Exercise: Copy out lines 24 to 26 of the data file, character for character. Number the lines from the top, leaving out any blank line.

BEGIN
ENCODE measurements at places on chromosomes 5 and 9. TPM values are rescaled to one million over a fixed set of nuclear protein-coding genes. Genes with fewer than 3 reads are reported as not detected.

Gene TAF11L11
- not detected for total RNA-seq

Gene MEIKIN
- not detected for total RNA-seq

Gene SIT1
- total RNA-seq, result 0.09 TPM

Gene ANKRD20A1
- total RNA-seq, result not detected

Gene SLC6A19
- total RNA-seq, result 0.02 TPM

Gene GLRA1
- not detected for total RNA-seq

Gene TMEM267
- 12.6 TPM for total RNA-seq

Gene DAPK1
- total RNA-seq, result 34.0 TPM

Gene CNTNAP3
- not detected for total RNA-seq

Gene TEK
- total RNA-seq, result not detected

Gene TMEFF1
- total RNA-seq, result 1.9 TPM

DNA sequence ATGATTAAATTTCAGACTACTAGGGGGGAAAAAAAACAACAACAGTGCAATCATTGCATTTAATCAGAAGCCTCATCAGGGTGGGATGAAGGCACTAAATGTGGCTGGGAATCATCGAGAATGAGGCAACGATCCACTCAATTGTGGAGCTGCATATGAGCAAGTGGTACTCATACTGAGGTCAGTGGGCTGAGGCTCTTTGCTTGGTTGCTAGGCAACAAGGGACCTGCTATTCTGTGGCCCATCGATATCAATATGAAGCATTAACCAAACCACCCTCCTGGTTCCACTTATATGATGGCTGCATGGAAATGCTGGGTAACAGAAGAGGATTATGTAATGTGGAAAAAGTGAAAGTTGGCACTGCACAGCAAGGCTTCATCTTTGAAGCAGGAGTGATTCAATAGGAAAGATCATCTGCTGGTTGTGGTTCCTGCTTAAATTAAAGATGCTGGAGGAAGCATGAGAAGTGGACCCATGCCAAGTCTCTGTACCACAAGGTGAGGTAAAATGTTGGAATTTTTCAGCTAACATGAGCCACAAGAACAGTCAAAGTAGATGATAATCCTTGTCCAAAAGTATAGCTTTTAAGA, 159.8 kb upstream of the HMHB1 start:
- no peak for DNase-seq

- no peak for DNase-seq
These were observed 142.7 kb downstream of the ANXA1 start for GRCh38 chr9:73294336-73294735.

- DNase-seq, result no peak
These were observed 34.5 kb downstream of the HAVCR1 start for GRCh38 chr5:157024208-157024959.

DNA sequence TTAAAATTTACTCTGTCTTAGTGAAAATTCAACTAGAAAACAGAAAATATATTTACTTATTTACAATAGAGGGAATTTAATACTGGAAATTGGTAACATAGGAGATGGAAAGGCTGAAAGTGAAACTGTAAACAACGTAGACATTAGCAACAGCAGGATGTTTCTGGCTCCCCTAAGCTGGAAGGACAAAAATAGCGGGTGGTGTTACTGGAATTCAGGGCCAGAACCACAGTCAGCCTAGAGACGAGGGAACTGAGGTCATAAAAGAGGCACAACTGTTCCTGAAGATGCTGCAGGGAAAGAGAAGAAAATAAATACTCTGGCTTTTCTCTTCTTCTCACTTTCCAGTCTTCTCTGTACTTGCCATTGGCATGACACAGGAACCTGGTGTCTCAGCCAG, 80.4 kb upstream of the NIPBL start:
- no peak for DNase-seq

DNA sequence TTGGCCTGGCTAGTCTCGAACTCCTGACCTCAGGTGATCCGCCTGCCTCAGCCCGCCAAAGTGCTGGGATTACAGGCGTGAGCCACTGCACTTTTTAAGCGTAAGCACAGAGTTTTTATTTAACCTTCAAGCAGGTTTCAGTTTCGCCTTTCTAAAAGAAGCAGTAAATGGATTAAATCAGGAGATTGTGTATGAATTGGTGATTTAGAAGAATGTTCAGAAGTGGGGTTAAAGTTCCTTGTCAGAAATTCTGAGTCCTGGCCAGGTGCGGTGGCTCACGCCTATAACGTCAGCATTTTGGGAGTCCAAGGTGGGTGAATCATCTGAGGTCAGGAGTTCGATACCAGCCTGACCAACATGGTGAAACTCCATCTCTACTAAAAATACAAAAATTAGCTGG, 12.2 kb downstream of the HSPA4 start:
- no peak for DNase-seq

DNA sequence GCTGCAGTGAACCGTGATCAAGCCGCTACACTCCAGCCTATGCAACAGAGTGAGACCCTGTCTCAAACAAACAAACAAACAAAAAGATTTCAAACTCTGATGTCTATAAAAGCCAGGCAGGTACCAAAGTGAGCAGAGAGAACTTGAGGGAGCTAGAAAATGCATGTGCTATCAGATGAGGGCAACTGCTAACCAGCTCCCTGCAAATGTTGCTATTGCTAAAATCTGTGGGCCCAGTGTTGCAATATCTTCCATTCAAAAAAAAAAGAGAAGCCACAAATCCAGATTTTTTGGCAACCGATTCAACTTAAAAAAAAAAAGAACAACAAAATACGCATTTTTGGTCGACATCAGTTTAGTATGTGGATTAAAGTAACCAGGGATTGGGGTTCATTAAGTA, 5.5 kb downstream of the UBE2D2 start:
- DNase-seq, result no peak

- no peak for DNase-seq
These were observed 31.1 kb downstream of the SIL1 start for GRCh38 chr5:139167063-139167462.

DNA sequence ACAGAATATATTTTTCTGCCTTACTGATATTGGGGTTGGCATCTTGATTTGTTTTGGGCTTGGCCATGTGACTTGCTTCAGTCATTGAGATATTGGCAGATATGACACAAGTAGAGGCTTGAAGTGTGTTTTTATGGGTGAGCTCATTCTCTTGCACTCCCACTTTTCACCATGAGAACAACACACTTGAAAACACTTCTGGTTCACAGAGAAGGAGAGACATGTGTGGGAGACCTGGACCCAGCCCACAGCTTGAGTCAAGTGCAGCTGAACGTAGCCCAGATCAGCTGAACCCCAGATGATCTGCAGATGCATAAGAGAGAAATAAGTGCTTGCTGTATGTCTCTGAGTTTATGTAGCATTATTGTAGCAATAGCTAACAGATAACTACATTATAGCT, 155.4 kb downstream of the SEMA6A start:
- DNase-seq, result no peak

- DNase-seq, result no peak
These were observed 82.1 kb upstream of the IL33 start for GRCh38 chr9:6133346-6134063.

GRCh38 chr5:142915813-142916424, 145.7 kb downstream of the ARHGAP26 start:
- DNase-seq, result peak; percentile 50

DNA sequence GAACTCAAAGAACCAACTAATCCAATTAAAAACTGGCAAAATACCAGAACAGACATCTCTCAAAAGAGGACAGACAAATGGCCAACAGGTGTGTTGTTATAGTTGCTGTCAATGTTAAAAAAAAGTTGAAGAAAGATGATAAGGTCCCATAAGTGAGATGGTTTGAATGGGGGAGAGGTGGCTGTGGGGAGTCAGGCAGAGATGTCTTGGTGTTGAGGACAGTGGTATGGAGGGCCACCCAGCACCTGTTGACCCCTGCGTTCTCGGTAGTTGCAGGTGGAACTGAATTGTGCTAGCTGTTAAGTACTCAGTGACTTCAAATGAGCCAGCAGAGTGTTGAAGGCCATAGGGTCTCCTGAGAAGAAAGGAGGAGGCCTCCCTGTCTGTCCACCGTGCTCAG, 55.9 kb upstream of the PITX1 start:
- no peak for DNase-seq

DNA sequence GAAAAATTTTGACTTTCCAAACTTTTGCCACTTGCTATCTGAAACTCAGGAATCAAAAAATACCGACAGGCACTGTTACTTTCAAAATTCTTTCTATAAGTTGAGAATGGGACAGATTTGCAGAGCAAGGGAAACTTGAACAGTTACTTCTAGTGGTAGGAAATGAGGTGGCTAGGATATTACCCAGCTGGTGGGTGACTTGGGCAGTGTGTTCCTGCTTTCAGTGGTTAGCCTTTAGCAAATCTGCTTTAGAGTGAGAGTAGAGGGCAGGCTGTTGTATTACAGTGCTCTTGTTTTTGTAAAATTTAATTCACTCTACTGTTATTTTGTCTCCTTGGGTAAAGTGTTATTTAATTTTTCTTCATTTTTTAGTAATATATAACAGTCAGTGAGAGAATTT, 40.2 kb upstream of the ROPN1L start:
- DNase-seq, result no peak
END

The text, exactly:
DNA sequence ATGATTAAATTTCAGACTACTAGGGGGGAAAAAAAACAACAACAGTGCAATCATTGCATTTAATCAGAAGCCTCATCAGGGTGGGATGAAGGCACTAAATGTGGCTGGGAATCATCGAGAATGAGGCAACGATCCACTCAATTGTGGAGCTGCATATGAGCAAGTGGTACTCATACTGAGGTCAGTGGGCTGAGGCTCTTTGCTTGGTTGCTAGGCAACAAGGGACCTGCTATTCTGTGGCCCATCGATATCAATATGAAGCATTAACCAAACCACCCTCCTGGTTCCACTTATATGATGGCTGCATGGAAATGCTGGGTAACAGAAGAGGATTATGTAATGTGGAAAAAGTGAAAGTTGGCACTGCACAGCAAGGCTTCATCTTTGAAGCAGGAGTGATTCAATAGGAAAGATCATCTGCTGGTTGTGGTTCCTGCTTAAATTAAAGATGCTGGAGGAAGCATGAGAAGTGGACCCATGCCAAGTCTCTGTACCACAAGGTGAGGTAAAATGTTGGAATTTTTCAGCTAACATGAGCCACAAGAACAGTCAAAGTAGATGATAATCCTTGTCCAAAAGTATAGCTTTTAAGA, 159.8 kb upstream of the HMHB1 start:
- no peak for DNase-seq

- no peak for DNase-seq